Gratitude – we hear how important it is to practice gratitude. During times of trouble it can be difficult to find anything to be grateful for. Often these times are when we most need to flex our gratitude muscle. Practicing gratitude regularly offers many of the same health benefits that alcohol free living does – more positive emotions, feeling more alive, sleeping better, expressing more compassion and kindness, and even stronger immune systems. No wonder those who are both alcohol free and practicing gratitude feel so good!
When we encounter troubling times it seems only natural to see all of the negatives around us. The last thing we want to do is cheer up when we’re consumed by grief, anxiety, depression, and the other emotions that accompany times of trouble. Thank goodness practicing gratitude is not about cheering up! You can be in the pits of despair and still practice gratitude. Gratitude is really about awareness. It’s tuning into yourself and finding things to be thankful for while still acknowledging that current circumstances might suck.
So how do you practice gratitude during times of trouble?
1) Remember that practicing gratitude and feeling grateful are two separate things.
You can practice gratitude during times of trouble without actually feeling grateful. While you can’t force yourself to feel something, you can do the practice (even reluctantly) and still benefit from it. Gratitude is a practice. It is training your mind to look for the positive among the negativity we are surrounded by each day. So even if you don’t FEEL grateful, be observant and find just three things you appreciate that day. That simple daily exercise continues to reshape your mindset and attitude towards making gratitude an almost automatic response.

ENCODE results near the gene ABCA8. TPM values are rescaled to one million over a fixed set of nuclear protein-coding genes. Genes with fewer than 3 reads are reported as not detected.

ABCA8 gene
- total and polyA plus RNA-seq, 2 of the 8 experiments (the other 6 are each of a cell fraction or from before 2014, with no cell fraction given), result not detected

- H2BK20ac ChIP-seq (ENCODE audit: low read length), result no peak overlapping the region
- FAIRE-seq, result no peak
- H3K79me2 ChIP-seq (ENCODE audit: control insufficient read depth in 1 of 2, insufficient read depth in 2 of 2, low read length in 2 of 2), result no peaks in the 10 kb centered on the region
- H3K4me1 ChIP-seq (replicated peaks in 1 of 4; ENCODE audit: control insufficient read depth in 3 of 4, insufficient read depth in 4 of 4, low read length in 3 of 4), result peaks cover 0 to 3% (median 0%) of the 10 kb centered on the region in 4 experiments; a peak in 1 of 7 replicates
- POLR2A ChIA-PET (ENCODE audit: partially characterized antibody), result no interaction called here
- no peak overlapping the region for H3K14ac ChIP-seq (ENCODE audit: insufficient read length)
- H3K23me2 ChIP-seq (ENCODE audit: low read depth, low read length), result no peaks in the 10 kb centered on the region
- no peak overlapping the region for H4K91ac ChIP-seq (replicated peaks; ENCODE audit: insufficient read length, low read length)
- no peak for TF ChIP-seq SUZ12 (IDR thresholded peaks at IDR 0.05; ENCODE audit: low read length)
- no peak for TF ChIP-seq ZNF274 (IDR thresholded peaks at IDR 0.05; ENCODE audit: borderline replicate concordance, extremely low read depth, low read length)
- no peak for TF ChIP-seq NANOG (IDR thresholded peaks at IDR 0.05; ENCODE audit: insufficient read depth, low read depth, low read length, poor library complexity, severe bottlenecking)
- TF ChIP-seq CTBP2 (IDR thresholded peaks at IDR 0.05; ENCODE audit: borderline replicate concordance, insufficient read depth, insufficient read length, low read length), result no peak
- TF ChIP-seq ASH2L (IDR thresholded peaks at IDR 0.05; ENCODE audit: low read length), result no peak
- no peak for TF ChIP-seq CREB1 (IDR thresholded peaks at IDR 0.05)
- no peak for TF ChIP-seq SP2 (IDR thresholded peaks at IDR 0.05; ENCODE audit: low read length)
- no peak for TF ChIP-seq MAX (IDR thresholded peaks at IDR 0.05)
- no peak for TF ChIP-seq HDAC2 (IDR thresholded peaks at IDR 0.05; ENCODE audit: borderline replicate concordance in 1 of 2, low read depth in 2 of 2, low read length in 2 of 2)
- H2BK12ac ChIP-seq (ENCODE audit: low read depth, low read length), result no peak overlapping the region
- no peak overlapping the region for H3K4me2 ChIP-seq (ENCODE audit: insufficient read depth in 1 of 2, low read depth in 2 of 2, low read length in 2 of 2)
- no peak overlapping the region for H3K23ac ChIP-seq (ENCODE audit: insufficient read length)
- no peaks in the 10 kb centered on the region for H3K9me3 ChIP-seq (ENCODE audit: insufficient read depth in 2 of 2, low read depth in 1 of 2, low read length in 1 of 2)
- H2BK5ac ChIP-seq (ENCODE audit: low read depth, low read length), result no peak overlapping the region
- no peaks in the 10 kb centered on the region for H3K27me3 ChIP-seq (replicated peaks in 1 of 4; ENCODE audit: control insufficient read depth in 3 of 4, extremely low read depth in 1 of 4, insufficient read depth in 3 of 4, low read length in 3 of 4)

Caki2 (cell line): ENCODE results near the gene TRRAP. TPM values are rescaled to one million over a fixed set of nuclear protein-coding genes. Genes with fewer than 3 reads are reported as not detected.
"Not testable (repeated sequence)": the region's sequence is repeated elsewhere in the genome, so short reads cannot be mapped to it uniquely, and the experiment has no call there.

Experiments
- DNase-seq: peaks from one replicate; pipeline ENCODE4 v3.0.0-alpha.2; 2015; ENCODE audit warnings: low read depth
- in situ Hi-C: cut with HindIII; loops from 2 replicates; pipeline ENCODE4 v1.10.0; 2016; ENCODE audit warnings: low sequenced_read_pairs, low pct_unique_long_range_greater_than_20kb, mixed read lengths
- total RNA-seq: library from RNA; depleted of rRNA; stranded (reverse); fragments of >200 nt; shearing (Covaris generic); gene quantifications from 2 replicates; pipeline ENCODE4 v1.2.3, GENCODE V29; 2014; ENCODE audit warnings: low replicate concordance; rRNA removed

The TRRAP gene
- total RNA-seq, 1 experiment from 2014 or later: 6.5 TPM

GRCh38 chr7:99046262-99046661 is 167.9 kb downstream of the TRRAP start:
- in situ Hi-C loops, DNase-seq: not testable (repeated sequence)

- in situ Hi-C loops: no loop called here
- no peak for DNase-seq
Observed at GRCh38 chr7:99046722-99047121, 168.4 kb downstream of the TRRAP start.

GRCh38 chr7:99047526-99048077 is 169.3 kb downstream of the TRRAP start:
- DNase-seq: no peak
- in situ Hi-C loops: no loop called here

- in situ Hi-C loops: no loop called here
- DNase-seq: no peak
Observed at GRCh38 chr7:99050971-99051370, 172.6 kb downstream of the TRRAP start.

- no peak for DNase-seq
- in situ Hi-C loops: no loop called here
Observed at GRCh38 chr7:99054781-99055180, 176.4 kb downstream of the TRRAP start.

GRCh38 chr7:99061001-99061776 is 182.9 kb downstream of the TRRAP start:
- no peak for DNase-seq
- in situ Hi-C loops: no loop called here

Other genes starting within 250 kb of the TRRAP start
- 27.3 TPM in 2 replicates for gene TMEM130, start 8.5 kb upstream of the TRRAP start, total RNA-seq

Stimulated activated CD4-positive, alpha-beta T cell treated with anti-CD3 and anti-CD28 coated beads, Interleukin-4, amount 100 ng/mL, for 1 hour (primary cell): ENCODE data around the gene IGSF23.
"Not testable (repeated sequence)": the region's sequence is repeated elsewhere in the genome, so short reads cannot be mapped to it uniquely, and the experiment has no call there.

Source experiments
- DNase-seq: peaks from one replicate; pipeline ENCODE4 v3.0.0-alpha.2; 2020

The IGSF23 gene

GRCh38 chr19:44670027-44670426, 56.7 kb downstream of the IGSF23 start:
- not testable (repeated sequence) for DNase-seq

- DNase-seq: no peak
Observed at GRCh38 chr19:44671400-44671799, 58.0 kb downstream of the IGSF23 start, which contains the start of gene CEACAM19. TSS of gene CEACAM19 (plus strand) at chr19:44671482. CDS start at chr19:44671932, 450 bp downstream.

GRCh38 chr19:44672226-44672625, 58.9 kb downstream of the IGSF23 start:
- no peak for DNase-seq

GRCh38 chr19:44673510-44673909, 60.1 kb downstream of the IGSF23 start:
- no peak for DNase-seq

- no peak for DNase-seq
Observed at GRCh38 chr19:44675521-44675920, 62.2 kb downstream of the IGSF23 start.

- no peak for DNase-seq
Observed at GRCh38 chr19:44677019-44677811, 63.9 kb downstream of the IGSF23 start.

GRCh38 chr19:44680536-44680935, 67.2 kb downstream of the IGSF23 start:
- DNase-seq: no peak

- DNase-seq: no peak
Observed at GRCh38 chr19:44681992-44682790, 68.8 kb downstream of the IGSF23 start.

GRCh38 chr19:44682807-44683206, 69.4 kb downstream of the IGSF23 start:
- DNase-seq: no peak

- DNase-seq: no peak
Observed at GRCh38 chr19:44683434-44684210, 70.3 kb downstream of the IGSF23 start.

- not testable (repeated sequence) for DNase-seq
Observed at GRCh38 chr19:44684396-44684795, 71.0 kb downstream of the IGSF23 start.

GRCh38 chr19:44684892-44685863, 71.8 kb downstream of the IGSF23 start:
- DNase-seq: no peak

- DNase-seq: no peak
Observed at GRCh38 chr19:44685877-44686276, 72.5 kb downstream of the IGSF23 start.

2) Adversity Isn’t Apocalyptic
When we face troubling times it can be difficult to imagine that anything good can come from it. Whatever loss we’re currently enduring leaves us feeling as if this adversity might be the end of the world. I know I’ve often emerged from those moments wondering how it was possible that around me the world was still spinning and everyone was still just living their normal daily lives. Didn’t they realize the suffering going on around them? Yet those experiences, however awful at the time, reshaped me. Adversity isn’t apocalyptic – it is the precursor to prosperity.
I’m grateful for adversity like being downsized at work because it forced me to pursue my big dream of publishing a book. Losing loved ones made me aware of the relationships I’d been neglecting and needed to work on. Every challenging event in my life brought about a change that I’m now super grateful for. So sometimes in adversity practicing gratitude can be as simple as expressing the hope that something good will emerge from a seemingly hopeless situation.
Need Help to Practice Gratitude Right Now?
Are you finding it difficult to practice gratitude? Does it seem like like there’s nothing to look forward to? Join us in The PATH where you can connect with others who are also working to overcome adversity and find gratitude in the process. Sign up here!
3) Occasionally it’s a treasure hunt
I’m not going to tell you to count your blessings or that things will look brighter tomorrow as a mantra to practicing gratitude in times of trouble. That’s probably the most unhelpful advice ever. My advice instead is to work on reframing a negative experience. Yes, life has its share of downs and we shouldn’t discount that. What we can do is go on a treasure hunt and look for any seeds of positivity that exist among our troubles. Have we learned from the experience? Have we found a new appreciation for things we previously took for granted? Gratitude isn’t always big grand gestures. Sometimes finding a small morsel of gratitude within a mountain of disaster is what sustains us.
My Gratitude For You
Today, as we celebrate Thanksgiving in the United States during a most troubled time, I need to express my gratitude for you. I’m grateful each day for those of you brave enough to share your stories, read my books, join The Alcohol Experiment, or whatever it is you’re all doing to push the needle. Thanks to each one of you, questioning our relationships with alcohol is shifting from a “what’s wrong with you” conversation to a “what’s right with you” mindset. I can’t even express the gratitude I feel over that.